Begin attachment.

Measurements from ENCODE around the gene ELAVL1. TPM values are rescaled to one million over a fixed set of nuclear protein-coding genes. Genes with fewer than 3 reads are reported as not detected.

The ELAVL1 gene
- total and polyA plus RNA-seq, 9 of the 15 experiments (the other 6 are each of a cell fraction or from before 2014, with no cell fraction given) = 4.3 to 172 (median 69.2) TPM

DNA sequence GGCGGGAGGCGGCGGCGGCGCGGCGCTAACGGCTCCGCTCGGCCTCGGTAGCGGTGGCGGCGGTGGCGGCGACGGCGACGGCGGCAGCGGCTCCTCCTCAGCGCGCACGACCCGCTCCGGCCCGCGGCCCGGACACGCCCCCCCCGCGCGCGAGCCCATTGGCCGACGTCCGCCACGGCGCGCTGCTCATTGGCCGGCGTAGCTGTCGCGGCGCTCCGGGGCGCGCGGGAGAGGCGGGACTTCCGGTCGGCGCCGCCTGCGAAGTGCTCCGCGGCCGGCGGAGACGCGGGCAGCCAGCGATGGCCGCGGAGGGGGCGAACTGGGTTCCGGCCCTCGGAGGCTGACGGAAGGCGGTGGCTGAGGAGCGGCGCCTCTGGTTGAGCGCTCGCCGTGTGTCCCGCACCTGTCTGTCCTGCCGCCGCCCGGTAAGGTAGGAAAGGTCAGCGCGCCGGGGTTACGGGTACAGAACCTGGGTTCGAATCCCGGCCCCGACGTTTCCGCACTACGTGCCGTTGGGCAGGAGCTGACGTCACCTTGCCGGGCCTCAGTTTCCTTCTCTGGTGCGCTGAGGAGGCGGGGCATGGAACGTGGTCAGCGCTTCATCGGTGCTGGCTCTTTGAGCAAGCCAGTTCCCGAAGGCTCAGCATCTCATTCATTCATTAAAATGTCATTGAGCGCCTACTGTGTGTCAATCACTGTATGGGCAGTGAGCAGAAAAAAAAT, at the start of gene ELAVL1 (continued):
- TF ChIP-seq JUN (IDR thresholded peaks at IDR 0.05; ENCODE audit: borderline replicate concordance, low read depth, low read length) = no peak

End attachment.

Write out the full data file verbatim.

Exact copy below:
Measurements from ENCODE around the gene ELAVL1. TPM values are rescaled to one million over a fixed set of nuclear protein-coding genes. Genes with fewer than 3 reads are reported as not detected.

The ELAVL1 gene
- total and polyA plus RNA-seq, 9 of the 15 experiments (the other 6 are each of a cell fraction or from before 2014, with no cell fraction given) = 4.3 to 172 (median 69.2) TPM

DNA sequence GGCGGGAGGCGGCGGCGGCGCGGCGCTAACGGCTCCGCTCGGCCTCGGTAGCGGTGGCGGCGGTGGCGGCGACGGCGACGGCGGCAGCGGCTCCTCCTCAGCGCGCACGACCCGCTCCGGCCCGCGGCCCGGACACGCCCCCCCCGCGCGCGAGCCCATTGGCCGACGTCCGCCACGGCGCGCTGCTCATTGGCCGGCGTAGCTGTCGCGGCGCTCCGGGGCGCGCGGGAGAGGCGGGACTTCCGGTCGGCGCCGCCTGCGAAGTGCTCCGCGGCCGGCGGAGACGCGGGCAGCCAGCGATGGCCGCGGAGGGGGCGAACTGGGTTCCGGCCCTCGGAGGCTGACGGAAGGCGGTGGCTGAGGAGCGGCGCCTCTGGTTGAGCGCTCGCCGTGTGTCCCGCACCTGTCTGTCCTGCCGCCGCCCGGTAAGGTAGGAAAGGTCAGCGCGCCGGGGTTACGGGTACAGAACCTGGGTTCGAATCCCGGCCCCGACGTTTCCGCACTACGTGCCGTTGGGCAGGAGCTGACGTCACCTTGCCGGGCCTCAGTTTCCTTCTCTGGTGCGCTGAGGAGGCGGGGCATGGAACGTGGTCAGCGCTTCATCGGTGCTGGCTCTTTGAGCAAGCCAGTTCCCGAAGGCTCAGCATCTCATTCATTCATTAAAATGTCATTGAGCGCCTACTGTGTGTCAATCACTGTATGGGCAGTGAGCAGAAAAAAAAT, at the start of gene ELAVL1 (continued):
- TF ChIP-seq JUN (IDR thresholded peaks at IDR 0.05; ENCODE audit: borderline replicate concordance, low read depth, low read length) = no peak